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WHO, UNICEF urge VN to enforce food regulations

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WHO and UNICEF called on the Government of Việt Nam and State agencies to implement the Government’s Decree 09/2016/NĐ-CP that mandates the fortification of salt, wheat flour and vegetable oil.

Under-five children get Vitamin A capsules to prevent micronutrient defficiency on the occasion of the Micronutrient Day (June 1-2).— Photo


The decree also mandates the use of fortified salt and wheat flour by the food industry.

The issuance of the decree is to step up actions to address severe micronutrient deficiencies among the Vietnamese population. The decree is in line with global recommendations on this highly cost-effective strategy to prevent and control micronutrient deficiency and highlights the Government’s commitment to improve the health of its population. 

In a joint statement released on June 7, WHO and UNICEF noted that the decree had not been implemented even after more than two years of its adoption. This is despite the fact that food fortification, including the use of fortified food ingredients in processed foods, is already a global norm, with no detrimental impacts on the final food product or business profitability and sales.

“Food fortification contributes to a smart and healthy population, which benefits society and national development, including competitiveness. The Government of Việt Nam has acted positively to promote public health for the prevention and control of micronutrient deficiencies in the past two years and there is a need to continue,” the statement read.

WHO and UNICEF strongly recommended the Vietnamese Government to fully implement Decree 09, including ensuring that processed foods are made with iodised salt and fortified wheat flour and that companies are supported to ensure compliance.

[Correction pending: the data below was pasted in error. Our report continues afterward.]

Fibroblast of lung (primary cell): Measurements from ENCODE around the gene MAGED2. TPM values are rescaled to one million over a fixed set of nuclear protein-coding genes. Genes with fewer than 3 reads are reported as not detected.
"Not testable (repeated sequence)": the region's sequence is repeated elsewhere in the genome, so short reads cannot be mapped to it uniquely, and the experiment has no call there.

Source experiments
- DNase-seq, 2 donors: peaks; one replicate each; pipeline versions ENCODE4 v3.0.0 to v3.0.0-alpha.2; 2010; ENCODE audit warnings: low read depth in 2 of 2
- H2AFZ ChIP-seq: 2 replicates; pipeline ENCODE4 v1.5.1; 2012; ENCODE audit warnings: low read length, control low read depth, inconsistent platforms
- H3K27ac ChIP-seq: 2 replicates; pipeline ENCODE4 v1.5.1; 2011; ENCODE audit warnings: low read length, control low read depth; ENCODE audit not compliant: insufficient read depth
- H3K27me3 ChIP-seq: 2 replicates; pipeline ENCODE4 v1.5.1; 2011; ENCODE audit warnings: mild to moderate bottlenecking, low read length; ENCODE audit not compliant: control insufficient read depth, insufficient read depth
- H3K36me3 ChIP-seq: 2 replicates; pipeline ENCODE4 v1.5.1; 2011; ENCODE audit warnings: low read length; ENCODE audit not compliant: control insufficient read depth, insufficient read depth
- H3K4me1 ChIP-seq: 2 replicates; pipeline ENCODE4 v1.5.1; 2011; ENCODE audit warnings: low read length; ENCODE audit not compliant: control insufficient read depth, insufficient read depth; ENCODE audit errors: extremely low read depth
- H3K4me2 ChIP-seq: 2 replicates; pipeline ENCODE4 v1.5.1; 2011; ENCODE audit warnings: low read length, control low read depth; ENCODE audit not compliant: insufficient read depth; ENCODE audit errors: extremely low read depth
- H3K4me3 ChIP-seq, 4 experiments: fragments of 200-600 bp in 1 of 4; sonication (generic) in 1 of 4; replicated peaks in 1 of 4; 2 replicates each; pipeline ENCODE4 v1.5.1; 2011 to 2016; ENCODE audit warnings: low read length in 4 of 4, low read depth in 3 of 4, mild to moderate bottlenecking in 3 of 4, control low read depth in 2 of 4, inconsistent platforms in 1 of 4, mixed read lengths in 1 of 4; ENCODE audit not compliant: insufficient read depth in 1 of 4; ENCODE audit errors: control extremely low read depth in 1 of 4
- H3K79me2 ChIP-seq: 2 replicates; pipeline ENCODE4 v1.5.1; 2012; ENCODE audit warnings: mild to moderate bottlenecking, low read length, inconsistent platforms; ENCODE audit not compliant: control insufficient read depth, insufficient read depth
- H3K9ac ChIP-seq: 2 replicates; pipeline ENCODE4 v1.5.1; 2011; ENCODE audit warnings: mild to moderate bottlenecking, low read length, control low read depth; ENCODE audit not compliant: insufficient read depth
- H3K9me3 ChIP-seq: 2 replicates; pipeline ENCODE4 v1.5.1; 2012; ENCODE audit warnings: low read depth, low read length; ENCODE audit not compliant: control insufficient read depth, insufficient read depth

According to the two world bodies, the main sources of dietary salt and wheat flour intake in Việt Nam are processed food and meals consumed outside the home. Thus, mandatory food enrichment as regulated in Decree 09 is not detrimental to business and the industry. Food producers and distributors should be supported with clear guiding regulations on compliance requirements and use of fortified ingredients.

“An important note is that the mandatory fortification of salt, wheat flour and vegetable oil are channels of operationalisation of the recent Communist Party’s Resolution No 20/NQ-TW to improve public health. The enforcement of Government regulations strengthens the human capital of Việt Nam and is in line with the UN Decade of Action on Nutrition,” read the statement.

Iodine deficiency is a significant cause of intellectual disabilities in children and stillbirth and miscarriage in women. Việt Nam is among the 19 countries of the world with the most iodine deficiency.

According to the Multiple Indicator Cluster Survey 2011, only 45 per cent of households in Việt Nam consume iodised salt, which is far below the 90 per cent global recommendation on universal salt iodisation. Nearly 30 per cent of the under-five Vietnamese children and 37 per cent of pregnant women are anaemic. Zinc deficiencies, too, have been found to be very high among children (69 per cent) and pregnant women (80 per cent), according to WHO.


Source: VNS

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